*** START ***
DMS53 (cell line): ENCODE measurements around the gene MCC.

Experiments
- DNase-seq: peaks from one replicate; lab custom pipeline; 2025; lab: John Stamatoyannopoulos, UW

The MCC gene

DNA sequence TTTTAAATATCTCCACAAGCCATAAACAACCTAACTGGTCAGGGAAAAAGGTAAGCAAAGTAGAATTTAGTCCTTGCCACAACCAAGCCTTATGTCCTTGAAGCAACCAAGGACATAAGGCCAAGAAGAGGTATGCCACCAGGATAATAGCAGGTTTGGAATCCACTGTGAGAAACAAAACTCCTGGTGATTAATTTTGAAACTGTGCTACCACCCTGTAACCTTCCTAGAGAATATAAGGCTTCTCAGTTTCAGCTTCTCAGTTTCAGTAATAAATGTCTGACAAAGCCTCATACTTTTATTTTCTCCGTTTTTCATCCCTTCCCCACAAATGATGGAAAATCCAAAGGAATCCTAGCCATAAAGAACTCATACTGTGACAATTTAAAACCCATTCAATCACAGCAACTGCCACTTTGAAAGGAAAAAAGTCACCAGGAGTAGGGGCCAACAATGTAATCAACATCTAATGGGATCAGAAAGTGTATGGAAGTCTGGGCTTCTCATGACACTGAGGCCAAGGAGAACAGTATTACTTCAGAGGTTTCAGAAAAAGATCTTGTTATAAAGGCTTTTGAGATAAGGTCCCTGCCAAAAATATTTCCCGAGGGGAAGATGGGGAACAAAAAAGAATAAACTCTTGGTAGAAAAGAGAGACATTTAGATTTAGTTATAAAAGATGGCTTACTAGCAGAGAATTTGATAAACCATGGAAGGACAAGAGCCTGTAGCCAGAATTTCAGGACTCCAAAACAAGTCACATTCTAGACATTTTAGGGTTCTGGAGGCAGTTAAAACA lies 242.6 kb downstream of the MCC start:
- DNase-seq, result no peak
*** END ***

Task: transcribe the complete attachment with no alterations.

DMS53 (cell line): ENCODE measurements around the gene MCC.

Experiments
- DNase-seq: peaks from one replicate; lab custom pipeline; 2025; lab: John Stamatoyannopoulos, UW

The MCC gene

DNA sequence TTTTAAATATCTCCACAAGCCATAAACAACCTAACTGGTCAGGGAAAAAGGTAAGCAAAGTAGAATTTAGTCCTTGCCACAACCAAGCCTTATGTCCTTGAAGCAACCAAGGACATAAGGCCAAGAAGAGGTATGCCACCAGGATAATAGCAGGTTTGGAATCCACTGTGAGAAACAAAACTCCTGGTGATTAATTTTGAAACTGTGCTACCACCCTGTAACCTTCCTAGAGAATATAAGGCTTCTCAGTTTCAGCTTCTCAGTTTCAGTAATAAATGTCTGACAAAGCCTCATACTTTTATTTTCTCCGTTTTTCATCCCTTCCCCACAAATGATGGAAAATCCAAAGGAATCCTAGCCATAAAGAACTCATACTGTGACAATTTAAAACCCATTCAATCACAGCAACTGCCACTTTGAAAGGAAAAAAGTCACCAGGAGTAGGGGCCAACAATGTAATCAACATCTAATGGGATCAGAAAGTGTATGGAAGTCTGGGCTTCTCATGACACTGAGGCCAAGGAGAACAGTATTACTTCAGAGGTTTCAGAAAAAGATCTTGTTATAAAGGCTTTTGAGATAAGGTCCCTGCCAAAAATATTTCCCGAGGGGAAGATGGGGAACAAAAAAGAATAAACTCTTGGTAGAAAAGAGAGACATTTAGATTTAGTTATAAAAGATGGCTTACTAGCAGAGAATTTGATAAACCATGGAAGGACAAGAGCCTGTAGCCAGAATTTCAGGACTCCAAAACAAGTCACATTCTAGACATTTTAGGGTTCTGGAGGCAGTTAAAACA lies 242.6 kb downstream of the MCC start:
- DNase-seq, result no peak